On Christ, the solid Rock, we stand; all other ground is sinking sand.

“Rocks on the Water” – The 10th Sunday after Pentecost / Proper 14

Posted on 09 Aug 2020, Pastor: Rev. James Fritsche


August 9, 2020 



The Lessons:

Job 38:4-18

Psalm 18:1-6

Romans 10:5-17

Matthew 14:22-33


The Hymns:

# 849 (1-3) “Praise the One Who Breaks the Darkness”

# 717 (1,*2,*3) “Eternal Father, Strong to Save”

# 715 (1-3) “Jesus, Savior, Pilot Me”


The Collect:

Almighty and most merciful God, preserve us from all harm and danger that we, being ready in both body and soul, may cheerfully accomplish what You want done; through Jesus Christ, Your Son, our Lord, who lives and reigns with You and the Holy Spirit, one God, now and forever. Amen. 


The Sermon:

Rocks on the Water

Matthew 14:22-33

TEXT: And Peter answered Him and said, “Lord, if it is You, command me to come to You on the water.” So He said, “Come.” Matthew 14:28-29a


Today’s Gospel is perhaps one of the best known, most often told Bible stories of all time. But stories like this are often misinterpreted. Some preachers will tell you that what Peter did is what being a disciple is all about, doing extraordinary things – like speaking in tongues or healing the sick or casting out demons, or even, walking on water if only you have enough faith. That’ what being a disciple is all about! Or is it?

If the purpose of this account was about disciples doing extraordinary things by faith like walking on water, it seems that Jesus would have summoned all the disciples out of the boat and had them all walking about on the water and safely to land. Or at the very least, after giving him a helping hand, Jesus would have sent Peter off to do it right without sinking.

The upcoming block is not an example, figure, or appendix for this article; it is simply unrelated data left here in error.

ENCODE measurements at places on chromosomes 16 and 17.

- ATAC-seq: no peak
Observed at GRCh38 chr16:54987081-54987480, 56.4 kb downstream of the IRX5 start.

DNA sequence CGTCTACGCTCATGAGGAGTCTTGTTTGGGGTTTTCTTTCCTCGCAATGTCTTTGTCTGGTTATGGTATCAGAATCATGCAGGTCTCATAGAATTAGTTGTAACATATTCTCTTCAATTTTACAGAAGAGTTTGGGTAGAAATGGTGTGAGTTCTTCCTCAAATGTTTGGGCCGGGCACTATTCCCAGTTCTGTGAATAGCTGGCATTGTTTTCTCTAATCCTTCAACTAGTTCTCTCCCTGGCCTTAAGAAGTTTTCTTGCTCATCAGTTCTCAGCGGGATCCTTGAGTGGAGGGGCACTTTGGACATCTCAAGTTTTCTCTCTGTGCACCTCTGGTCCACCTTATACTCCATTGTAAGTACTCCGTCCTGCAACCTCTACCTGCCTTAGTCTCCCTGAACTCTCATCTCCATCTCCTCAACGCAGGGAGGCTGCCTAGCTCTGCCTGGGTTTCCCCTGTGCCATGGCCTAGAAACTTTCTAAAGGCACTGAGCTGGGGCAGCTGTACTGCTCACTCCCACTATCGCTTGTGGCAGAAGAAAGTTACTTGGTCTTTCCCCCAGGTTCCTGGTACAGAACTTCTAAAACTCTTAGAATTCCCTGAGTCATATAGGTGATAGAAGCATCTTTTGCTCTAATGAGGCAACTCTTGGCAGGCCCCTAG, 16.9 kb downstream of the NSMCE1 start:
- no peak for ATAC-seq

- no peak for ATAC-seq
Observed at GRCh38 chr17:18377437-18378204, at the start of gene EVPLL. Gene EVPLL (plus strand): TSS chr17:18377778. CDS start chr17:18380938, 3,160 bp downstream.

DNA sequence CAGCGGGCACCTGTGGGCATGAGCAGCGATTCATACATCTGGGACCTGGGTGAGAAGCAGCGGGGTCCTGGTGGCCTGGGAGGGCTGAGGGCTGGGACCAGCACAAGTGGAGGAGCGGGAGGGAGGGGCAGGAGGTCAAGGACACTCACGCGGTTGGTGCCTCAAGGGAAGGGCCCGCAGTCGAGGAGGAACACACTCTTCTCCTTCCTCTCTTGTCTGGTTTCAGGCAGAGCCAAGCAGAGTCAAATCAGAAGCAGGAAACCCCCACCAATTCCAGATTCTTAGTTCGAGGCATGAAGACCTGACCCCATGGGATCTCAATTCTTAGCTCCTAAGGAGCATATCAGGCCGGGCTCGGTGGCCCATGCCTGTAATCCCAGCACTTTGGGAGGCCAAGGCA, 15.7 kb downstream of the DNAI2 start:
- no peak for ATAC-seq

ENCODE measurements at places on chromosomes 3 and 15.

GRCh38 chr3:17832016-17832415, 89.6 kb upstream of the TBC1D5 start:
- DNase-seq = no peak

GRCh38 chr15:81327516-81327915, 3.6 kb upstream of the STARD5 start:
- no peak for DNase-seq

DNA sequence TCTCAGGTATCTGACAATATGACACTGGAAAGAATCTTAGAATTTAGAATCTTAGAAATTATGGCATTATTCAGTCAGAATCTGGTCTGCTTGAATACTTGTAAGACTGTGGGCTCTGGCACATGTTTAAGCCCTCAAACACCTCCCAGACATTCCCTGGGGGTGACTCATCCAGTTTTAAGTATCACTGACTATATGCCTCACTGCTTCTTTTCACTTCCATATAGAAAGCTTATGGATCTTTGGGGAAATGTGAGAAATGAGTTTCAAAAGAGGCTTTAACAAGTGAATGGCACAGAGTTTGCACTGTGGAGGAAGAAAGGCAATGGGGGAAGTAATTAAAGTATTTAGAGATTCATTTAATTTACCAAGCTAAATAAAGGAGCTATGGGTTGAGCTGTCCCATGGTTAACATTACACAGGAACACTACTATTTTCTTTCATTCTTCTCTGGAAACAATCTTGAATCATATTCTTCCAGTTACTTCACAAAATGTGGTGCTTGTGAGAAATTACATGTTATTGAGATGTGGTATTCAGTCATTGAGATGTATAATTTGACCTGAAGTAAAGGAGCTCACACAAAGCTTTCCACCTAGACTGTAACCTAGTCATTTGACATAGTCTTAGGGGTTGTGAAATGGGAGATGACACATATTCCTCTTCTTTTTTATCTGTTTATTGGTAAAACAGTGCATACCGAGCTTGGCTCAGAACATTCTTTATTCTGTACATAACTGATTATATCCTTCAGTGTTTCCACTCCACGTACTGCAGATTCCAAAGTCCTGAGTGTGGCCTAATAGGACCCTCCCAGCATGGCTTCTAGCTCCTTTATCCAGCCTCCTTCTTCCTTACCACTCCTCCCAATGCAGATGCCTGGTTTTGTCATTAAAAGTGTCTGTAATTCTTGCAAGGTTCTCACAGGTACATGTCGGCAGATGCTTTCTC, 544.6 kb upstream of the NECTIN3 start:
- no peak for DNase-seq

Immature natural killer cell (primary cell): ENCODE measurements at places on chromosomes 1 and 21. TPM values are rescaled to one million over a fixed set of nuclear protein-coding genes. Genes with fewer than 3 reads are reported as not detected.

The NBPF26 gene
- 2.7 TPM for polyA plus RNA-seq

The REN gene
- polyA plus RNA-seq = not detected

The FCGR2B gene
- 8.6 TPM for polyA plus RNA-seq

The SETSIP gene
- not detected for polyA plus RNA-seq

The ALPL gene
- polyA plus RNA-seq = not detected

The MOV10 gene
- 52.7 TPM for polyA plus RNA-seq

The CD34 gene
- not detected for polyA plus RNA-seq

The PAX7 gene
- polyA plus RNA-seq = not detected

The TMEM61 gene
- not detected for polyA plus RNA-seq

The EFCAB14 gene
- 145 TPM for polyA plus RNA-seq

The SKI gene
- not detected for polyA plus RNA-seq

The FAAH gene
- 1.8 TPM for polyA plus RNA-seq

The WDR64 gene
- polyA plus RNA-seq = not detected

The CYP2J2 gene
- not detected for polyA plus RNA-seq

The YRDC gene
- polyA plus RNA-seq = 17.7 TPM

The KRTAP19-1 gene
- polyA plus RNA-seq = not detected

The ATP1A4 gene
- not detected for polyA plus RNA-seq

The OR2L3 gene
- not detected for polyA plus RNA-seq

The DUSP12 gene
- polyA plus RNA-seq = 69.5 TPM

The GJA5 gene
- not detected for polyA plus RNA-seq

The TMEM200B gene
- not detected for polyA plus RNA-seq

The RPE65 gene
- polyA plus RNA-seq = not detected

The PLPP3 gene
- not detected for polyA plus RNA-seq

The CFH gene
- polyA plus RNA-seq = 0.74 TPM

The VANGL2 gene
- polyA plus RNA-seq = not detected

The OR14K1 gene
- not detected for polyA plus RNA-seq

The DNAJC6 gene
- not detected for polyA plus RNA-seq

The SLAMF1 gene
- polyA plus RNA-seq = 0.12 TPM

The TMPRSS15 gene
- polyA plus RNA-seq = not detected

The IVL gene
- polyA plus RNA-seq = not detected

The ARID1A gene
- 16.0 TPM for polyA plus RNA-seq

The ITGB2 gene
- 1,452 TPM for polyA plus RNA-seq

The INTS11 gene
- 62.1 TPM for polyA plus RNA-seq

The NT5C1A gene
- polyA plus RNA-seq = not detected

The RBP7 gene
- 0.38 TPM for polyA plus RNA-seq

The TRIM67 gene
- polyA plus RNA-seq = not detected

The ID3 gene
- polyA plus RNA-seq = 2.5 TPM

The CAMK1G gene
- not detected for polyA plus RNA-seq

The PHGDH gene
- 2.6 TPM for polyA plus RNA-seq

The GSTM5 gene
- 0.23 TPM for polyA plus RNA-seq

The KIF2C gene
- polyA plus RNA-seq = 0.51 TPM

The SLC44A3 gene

But Jesus did neither. Instead, He rescued Peter from his own flailing efforts and helped him back to the boat.

My dear friends, as His baptized, forgiven and rescued children, God has placed you in the boat called the Church, along with Peter, the rest of the disciples, and every believer from Adam and Eve to the saints on earth today. Don’t ever forget or take for granted this greatest of earthly blessings where Jesus brings heaven to earth and dwells with us to give us peace and comfort from the Father. While it is true that your going to church does not save you, that’s not because church doesn’t matter. It is because nothing you do can save you. Church is about what God does for you in Christ, the Rock of our Salvation. And so, it’s also true that those whom God saves He saves only through the power of the Holy Spirit working in, with, and through His divine rescue boat, the holy Christian church.

So, do not make the mistake of Peter. The rescue and comfort is in the boat. That is the lesson of our Gospel today. Miraculous walking on water is for Jesus. Riding in the boat, rowing together through rough seas and casting out nets to do some fishing is for us disciples.

Peter’s trouble came before he ever stepped out of the boat. Listen carefully and see if you can tell where Peter’s trouble starts:

But the boat was now in the middle of the sea, tossed by the waves, for the wind was contrary. Now in the fourth watch of the night Jesus went to them, walking on the sea. And when the disciples saw Him walking on the sea, they were troubled, saying, “It is a ghost!” And they cried out for fear. But immediately Jesus spoke to them, saying, “Take heart: it is I. Do not be afraid.”

And Peter answered Him and said, “Lord, if it is You, command me to come to You on the water.”

So He said, “Come.”

And when Peter had come down out of the boat, he walked on the water to go to Jesus. But when he saw that the wind was boisterous, he was afraid; and beginning to sink he cried out, saying, “Lord, save me!”